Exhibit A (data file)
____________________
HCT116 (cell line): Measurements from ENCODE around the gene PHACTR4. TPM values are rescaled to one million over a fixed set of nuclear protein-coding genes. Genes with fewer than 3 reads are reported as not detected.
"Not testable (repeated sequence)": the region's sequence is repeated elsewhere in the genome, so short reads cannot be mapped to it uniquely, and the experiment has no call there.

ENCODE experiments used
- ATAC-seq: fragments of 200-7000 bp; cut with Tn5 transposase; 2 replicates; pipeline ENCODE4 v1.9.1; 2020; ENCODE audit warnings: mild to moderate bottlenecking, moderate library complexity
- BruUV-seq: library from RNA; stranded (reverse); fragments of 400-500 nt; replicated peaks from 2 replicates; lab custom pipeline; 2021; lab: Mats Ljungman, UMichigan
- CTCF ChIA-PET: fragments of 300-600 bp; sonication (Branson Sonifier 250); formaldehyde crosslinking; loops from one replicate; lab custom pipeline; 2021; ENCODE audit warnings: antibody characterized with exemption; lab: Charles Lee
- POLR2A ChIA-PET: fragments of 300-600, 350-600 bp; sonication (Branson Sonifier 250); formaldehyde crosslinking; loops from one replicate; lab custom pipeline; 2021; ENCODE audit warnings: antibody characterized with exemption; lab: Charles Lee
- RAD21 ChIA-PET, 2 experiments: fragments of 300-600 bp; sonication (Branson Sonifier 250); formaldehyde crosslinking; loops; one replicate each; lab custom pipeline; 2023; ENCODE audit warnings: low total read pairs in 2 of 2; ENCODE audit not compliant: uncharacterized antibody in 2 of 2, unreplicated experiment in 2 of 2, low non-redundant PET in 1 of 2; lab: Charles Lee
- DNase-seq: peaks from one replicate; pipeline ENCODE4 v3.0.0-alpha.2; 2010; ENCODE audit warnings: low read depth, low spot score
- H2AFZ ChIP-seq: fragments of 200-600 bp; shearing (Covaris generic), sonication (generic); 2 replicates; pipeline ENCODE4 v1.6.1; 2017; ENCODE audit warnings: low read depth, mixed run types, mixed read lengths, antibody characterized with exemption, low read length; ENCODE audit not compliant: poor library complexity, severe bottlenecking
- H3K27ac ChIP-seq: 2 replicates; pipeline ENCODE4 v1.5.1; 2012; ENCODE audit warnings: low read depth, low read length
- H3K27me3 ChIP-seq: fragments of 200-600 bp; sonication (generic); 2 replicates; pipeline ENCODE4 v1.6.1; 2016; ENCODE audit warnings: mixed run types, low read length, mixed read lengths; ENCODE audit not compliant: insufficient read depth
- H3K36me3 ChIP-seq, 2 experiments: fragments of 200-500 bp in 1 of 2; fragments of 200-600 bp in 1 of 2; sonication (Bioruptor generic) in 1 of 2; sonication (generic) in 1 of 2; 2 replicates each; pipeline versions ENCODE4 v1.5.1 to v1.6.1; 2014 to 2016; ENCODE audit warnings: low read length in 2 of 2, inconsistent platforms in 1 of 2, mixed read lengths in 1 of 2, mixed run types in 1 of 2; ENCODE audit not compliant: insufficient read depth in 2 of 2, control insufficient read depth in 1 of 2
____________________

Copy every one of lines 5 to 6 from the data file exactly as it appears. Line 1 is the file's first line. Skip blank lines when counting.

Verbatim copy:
- BruUV-seq: library from RNA; stranded (reverse); fragments of 400-500 nt; replicated peaks from 2 replicates; lab custom pipeline; 2021; lab: Mats Ljungman, UMichigan
- CTCF ChIA-PET: fragments of 300-600 bp; sonication (Branson Sonifier 250); formaldehyde crosslinking; loops from one replicate; lab custom pipeline; 2021; ENCODE audit warnings: antibody characterized with exemption; lab: Charles Lee